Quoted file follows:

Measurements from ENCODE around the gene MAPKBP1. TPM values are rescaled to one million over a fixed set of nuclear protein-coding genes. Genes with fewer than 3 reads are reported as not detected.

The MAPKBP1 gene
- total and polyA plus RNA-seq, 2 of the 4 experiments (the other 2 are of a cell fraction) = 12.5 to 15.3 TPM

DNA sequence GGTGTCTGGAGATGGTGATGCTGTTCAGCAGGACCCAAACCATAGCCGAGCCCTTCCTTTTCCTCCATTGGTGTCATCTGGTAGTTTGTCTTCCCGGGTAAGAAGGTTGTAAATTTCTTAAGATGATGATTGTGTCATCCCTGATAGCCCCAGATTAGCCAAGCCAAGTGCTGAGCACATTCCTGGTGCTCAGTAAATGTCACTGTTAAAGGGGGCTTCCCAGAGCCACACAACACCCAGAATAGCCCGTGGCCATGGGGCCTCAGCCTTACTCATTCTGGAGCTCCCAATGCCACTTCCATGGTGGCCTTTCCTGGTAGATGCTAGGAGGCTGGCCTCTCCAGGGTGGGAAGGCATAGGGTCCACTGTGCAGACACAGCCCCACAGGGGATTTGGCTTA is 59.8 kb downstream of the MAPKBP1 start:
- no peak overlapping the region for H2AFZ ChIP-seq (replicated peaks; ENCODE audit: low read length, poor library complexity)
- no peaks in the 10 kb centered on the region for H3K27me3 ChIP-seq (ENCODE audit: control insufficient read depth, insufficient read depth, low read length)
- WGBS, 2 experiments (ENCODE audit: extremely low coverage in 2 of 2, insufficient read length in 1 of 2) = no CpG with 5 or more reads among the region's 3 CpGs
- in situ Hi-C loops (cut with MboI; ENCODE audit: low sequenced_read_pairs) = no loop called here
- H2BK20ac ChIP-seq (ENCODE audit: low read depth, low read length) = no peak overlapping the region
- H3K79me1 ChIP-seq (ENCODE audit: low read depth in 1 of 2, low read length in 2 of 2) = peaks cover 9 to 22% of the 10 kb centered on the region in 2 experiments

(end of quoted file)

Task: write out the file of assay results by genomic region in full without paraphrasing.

Measurements from ENCODE around the gene MAPKBP1. TPM values are rescaled to one million over a fixed set of nuclear protein-coding genes. Genes with fewer than 3 reads are reported as not detected.

The MAPKBP1 gene
- total and polyA plus RNA-seq, 2 of the 4 experiments (the other 2 are of a cell fraction) = 12.5 to 15.3 TPM

DNA sequence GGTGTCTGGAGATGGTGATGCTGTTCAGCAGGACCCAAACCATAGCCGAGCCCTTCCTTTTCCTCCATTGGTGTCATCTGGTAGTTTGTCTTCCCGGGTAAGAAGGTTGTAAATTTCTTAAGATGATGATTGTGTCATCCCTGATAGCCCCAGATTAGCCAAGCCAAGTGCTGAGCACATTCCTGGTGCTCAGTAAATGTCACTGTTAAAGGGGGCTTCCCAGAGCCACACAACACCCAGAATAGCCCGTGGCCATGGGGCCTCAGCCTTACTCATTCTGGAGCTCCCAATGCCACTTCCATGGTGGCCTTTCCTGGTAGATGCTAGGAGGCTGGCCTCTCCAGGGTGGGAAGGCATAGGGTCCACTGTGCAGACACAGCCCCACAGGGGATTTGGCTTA is 59.8 kb downstream of the MAPKBP1 start:
- no peak overlapping the region for H2AFZ ChIP-seq (replicated peaks; ENCODE audit: low read length, poor library complexity)
- no peaks in the 10 kb centered on the region for H3K27me3 ChIP-seq (ENCODE audit: control insufficient read depth, insufficient read depth, low read length)
- WGBS, 2 experiments (ENCODE audit: extremely low coverage in 2 of 2, insufficient read length in 1 of 2) = no CpG with 5 or more reads among the region's 3 CpGs
- in situ Hi-C loops (cut with MboI; ENCODE audit: low sequenced_read_pairs) = no loop called here
- H2BK20ac ChIP-seq (ENCODE audit: low read depth, low read length) = no peak overlapping the region
- H3K79me1 ChIP-seq (ENCODE audit: low read depth in 1 of 2, low read length in 2 of 2) = peaks cover 9 to 22% of the 10 kb centered on the region in 2 experiments